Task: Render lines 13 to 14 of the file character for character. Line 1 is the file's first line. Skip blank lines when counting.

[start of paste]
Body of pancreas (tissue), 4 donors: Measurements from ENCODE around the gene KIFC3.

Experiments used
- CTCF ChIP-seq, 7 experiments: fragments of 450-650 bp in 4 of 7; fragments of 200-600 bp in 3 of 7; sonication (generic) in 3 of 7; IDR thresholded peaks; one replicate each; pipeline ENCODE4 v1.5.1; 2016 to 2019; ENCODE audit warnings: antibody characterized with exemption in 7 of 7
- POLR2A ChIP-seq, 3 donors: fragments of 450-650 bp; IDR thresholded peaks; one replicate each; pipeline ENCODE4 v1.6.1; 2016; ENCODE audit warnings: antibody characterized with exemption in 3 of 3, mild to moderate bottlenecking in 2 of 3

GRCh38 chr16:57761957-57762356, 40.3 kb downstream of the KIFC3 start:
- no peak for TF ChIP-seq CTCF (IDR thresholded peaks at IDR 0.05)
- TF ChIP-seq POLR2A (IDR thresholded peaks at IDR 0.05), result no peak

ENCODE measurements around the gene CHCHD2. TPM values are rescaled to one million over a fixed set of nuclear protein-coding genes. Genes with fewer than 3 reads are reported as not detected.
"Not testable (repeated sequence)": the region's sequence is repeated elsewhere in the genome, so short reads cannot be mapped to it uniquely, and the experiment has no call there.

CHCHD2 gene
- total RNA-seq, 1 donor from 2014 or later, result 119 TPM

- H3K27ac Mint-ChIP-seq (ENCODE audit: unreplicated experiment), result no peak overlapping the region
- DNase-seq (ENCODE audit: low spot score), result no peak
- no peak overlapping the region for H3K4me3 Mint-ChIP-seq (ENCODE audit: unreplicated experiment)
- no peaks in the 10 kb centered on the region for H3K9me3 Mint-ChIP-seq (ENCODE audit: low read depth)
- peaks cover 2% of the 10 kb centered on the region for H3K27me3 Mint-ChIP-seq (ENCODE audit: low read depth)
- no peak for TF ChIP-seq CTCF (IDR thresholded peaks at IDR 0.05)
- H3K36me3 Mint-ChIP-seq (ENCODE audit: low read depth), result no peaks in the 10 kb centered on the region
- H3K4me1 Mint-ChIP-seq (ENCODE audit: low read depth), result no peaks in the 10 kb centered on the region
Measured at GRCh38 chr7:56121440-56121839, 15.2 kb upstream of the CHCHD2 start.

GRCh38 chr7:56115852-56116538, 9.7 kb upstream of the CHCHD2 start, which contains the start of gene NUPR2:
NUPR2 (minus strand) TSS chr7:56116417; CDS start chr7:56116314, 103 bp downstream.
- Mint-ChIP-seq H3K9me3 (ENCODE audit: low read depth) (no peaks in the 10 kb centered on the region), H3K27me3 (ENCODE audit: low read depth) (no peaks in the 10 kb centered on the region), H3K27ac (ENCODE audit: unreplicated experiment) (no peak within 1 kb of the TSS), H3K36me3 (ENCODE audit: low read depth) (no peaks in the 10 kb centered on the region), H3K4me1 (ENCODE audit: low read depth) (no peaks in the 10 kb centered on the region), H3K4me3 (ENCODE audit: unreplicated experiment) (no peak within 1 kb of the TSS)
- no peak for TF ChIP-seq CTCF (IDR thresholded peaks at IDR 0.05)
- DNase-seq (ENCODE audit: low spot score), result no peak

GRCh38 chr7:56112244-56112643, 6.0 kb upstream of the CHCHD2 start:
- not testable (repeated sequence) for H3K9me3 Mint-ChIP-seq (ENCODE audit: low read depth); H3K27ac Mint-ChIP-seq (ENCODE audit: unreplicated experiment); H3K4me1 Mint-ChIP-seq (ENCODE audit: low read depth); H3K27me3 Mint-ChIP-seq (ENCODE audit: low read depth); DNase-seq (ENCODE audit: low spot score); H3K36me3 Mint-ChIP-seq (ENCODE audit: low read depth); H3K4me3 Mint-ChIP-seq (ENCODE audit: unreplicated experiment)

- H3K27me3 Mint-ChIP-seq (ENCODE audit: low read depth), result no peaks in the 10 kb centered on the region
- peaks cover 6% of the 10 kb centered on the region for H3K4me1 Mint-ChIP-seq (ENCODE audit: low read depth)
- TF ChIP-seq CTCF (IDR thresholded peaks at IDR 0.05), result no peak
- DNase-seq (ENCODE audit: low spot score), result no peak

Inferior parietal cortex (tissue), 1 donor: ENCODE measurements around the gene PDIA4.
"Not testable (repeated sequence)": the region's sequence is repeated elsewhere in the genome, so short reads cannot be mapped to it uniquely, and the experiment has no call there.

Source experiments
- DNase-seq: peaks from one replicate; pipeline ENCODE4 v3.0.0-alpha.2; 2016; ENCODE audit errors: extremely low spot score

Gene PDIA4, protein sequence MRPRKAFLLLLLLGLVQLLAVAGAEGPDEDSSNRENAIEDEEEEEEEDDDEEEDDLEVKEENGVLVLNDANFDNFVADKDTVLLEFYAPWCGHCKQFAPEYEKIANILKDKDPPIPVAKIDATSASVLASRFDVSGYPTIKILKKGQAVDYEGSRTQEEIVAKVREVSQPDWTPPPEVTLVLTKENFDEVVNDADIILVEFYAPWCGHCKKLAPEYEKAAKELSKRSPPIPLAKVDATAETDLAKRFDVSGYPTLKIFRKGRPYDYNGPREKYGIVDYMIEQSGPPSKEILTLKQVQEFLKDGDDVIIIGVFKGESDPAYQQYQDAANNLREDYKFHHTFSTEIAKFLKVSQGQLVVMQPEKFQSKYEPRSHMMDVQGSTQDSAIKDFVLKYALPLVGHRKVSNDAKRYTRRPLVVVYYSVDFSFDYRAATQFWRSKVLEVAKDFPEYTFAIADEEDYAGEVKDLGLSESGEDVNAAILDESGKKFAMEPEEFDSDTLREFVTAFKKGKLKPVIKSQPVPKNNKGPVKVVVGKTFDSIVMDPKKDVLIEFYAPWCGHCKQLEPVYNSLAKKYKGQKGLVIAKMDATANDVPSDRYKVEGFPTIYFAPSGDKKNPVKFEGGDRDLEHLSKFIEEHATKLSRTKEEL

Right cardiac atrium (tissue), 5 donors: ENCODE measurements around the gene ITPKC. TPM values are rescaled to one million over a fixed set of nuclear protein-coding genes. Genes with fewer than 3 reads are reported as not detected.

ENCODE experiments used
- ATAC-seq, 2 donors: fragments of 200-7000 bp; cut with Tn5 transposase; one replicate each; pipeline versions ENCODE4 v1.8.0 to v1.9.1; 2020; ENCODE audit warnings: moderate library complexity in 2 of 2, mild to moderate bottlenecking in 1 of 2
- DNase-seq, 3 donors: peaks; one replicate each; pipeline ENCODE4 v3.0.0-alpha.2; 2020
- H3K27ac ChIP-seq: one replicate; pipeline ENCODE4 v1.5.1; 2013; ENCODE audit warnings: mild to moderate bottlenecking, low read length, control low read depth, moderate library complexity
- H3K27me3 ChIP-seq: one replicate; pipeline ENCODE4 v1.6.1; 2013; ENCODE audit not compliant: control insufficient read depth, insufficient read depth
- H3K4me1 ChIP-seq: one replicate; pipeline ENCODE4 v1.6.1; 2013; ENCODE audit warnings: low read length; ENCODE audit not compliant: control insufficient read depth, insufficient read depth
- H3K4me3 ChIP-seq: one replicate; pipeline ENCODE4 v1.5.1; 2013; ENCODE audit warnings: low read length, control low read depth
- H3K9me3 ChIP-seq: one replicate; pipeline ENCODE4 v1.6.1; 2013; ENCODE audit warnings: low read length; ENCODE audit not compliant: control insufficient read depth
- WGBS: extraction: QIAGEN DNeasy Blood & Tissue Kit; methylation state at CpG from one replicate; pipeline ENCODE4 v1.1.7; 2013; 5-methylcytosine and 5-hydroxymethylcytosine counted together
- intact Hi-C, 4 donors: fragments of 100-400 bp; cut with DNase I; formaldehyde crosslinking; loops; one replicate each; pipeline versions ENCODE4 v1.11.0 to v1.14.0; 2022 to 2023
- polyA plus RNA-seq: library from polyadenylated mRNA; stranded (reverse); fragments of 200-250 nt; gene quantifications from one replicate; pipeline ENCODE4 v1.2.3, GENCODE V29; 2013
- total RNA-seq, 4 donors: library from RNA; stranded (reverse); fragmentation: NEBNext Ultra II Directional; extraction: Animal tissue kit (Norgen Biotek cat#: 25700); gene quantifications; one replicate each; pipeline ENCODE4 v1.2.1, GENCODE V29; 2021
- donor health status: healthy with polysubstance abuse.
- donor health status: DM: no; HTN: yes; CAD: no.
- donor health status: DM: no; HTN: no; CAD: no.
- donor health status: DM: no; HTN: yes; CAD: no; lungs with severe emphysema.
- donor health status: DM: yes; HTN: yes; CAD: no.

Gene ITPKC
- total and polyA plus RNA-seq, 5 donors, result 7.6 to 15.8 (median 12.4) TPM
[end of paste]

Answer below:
- DNase-seq (ENCODE audit: low spot score), result no peak
- no peak overlapping the region for H3K4me3 Mint-ChIP-seq (ENCODE audit: unreplicated experiment)